The recent smash hit, Web Services, has played from coast to coast on the business “Hypo-Tronic Gizmo” for several years now. One might even suggest that if DJ-Bob had a weekly Top 10 countdown featuring the most prolific debuts in business-hype history, Web Services would be at or near the top (clouds are also floating fairly high these days). This Hypo-Tronic Gizmo (or HG device) is extremely unique because it plays only what the listener wishes to hear. For top-level executives the device delivers a simple, “Cha-Ching”. For mid-level managers it renders a more subtle, “Here we go again”, reprise. But, for those in the trenches – the technical implementers and end users – it screams, “Fire in the hole!” Yet, surprisingly, to those who have lived through the budget-blowing and non-committing trends of the past, Web Services has actually delivered a Certified Platinum hit that many advocates had hoped it would achieve. Continue reading
There are a lot of useful SOAP Web Services. Whether it is a simple zip code lookup service, or a more complex order entry system, a well-implemented SOAP Web Service can make machine to machine communication very reliable, efficient, and best of all, easy.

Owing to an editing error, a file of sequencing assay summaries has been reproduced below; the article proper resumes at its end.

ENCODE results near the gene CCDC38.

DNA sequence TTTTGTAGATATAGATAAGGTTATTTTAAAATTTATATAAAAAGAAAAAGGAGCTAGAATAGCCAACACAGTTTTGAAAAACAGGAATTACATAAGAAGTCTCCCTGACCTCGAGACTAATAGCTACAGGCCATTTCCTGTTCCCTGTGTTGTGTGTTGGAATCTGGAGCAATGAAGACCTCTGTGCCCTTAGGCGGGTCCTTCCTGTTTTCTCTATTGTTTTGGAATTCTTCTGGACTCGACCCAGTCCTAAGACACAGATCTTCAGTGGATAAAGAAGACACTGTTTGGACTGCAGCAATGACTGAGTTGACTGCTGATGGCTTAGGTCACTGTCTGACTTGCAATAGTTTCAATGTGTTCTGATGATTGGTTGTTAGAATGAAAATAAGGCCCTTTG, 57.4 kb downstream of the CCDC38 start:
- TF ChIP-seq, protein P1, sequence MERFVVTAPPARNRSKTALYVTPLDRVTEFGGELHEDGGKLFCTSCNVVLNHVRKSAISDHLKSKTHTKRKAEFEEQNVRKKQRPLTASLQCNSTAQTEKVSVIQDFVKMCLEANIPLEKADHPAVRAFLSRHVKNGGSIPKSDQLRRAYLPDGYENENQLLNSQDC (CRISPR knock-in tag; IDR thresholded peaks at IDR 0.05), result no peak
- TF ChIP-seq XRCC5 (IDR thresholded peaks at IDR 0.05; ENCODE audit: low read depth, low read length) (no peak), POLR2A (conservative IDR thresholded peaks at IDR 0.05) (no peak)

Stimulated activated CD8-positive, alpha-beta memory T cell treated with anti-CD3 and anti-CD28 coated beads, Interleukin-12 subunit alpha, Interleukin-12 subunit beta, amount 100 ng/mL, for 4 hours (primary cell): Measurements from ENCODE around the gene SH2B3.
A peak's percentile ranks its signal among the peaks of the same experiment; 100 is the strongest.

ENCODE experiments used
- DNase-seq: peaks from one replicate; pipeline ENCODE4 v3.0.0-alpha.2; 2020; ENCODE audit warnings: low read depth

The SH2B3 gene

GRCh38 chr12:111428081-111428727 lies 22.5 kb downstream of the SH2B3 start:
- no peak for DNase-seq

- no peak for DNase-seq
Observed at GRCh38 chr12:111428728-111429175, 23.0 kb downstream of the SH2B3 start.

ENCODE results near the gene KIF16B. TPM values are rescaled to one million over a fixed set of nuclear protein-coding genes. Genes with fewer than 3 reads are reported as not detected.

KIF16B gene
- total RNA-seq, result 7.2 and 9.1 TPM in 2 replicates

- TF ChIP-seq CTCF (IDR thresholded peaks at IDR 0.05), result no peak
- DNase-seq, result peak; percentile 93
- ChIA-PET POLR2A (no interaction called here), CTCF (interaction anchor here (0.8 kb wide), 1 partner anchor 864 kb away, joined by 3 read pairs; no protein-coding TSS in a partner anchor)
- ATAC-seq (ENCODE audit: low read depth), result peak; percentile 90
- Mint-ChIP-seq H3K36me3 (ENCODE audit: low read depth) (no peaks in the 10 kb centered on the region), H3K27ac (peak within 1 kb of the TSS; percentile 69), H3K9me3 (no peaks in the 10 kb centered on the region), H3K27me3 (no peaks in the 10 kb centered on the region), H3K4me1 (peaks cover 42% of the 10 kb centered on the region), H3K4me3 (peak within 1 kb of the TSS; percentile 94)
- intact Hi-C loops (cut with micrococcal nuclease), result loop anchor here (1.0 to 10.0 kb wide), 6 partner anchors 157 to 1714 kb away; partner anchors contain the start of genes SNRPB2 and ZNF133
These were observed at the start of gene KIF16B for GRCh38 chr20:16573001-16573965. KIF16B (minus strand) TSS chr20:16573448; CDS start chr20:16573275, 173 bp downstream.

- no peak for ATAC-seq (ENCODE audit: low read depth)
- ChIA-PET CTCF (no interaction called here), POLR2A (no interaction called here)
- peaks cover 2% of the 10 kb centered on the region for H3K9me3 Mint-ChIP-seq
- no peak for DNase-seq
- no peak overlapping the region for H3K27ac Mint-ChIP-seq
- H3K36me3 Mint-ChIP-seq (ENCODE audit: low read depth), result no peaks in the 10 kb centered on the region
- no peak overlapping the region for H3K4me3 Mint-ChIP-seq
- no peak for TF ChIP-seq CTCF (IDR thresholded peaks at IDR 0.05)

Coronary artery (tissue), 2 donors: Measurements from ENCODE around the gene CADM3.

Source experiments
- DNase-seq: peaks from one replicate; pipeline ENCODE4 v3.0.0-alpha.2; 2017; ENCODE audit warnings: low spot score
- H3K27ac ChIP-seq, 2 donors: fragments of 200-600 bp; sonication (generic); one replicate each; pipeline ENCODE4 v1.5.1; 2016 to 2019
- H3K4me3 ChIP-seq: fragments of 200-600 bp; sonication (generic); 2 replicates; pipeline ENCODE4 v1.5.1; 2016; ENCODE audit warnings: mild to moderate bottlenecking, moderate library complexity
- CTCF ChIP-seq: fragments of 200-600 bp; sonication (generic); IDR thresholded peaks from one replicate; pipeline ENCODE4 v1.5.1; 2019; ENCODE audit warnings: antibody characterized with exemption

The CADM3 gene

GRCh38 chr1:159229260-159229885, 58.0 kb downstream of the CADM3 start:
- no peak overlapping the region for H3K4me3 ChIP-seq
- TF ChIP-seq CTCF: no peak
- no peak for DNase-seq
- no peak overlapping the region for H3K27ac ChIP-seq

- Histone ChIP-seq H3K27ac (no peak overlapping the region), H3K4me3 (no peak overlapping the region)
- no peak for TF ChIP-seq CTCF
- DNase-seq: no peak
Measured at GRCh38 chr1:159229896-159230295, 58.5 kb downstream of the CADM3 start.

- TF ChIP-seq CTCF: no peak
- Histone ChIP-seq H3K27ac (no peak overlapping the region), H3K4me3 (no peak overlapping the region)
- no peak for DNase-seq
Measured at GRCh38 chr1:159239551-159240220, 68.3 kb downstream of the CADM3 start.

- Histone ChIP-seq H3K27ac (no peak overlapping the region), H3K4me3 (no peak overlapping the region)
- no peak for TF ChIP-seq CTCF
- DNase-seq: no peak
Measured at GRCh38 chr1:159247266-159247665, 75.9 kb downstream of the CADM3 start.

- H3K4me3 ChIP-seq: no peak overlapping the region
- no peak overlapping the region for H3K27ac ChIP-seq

However, there are also a lot of poorly-implemented SOAP Web Services, and they can cause more problems than they intend to solve. This is the first in a series of articles that attempt to expose some of the more common mistakes and misunderstandings people make when implementing a SOAP Web Service.
SOAP Worst Practice #1: Non-XML Content
One of the main reasons to create a SOAP Web Service over a REST one is that SOAP provides a standardized method to publish the message format for your service. The message is in XML, and its structure is defined in the WSDL, or Web Service Definition Language. If you have an XML document that you want to transfer, embed its format in the WSDL and any consumer will be able to know the format to send to it.
But, if you have non-XML data to transfer, SOAP is probably not your best choice. Continue reading
In my previous post, I gave a brief introduction to Web Services and started to discuss PostalMethods, one of many public Web Services available that can be invoked by EBI. Today’s blog will focus on how I configured EBI to use the PostalMethods API along with some useful features that can taken advantage of in their control panel.
Before constructing an Invoice spreadsheet that I was going to use for this proof of concept, I still needed to know how to submit the recipient’s address to PostalMethods. PostalMethods supports two methods of submitting the recipient’s address Continue reading